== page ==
In recent years there has been a procession of farming proprietary estoppel cases, the most famous of which was probably Davies v Davies
 EWCA Civ 463,  1 FLR 1286 with the claimant in that case capturing the media’s attention as the ‘Cowshed Cinderella’.
On 11 June 2018 Mr Justice Birss, sitting in Bristol, handed down judgment on the latest, the case of Gee v Gee & Anor
 EWHC 1393 (Ch),  All ER (D) 58 (Jun).
The case concerned a farm in Oxfordshire known as ‘Denham Farm’. The farm and the business are currently worth about £8m. However, if any significant part of the land becomes development land then it will be worth considerably more. In the meantime, the farm continues to produce mostly wheat and barley.
The first defendant, and original owner of the farm, was John Richard Gee (JR), who is now in his eighties. The second defendant was Robert Gee (Robert), one of JR’s three children.
The claimant was John Michael Gee (JM), another of JR’s children.
JM started working on the farm in the 1970s. He had worked there all of his working life, until 2016 when his employment was terminated, ostensibly for gross misconduct. Initially he lived in a caravan on site, but a few years later JR arranged for a house, ‘Baxters’, to be built on the farm, where JM has lived ever since.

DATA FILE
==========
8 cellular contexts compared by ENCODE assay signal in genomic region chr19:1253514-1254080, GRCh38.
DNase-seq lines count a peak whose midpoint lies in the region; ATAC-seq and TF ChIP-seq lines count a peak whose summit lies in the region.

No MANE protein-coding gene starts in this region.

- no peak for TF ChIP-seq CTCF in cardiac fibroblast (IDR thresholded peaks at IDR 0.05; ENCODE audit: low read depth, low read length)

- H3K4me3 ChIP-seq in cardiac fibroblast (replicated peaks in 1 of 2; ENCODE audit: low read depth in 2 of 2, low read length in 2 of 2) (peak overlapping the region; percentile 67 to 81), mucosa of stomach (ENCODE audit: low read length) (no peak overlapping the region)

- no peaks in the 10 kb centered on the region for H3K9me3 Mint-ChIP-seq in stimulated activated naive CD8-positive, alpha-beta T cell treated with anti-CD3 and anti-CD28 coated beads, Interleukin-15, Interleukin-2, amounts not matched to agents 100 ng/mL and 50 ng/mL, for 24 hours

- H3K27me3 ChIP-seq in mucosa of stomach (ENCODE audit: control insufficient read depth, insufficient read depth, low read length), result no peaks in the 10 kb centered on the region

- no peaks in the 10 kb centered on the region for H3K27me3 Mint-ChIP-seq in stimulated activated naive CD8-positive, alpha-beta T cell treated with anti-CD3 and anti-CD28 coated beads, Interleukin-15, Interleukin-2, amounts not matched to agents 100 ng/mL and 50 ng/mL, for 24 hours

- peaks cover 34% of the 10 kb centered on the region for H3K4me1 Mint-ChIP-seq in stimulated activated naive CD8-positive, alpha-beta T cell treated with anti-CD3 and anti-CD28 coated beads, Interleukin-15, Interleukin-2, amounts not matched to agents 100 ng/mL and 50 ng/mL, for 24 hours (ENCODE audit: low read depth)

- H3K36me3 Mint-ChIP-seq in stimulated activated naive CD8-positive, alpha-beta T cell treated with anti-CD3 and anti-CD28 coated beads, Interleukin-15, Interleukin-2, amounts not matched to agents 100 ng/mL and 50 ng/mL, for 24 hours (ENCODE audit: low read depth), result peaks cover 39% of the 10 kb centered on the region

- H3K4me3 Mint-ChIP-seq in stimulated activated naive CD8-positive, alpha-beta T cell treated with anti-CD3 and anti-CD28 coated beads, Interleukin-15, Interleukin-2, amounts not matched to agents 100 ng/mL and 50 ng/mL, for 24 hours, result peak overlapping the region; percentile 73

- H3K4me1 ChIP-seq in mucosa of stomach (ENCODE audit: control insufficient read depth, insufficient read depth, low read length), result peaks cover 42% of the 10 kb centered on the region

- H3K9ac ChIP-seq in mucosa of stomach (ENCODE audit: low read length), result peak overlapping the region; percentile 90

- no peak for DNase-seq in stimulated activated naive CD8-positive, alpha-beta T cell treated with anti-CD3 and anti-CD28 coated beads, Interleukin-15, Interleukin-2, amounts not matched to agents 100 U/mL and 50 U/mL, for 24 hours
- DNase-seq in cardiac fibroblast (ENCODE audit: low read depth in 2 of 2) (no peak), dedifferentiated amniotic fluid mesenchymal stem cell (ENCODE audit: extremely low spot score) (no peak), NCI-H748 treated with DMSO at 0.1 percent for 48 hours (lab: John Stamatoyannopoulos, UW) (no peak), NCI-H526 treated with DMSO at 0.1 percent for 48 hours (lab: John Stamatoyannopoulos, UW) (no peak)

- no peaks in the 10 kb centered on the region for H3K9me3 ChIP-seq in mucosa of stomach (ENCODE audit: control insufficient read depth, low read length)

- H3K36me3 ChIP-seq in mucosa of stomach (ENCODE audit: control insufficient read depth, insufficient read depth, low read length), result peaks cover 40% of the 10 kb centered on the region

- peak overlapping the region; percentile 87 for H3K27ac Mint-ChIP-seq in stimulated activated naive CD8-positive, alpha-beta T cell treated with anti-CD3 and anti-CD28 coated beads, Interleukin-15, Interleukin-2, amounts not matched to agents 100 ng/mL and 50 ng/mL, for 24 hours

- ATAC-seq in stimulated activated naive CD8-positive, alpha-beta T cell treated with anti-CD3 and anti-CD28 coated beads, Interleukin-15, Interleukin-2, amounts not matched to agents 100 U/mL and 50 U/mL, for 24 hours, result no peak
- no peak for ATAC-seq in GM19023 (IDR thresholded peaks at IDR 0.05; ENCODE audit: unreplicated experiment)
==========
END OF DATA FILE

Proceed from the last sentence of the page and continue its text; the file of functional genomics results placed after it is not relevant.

JR owned the vast majority of the shareholding in the business and assets. In November 2014 he transferred all of his property and holdings to Robert. At the same time JR’s wife, Pamela, transferred her minority shareholding (the remainder of the shares) to JM. A dispute then ensued.
JM argued that, since when he was about 30 years old, JR repeatedly assured him that he would receive ‘the lion’s share’ of the farm. He said that he had relied on those representations to his detriment, essentially by spending his working life on the farm, working long hours for low wages.
JM provided six particular situations where he said he could remember that specific representations were made, including one instance where JR was said to have told JM that he could undertake certain building work on the farm ‘when it’s yours’.
The defendants denied JM’s claim entirely, denying that any assurances were ever made and, alternatively, that in any event JM had not suffered any detriment.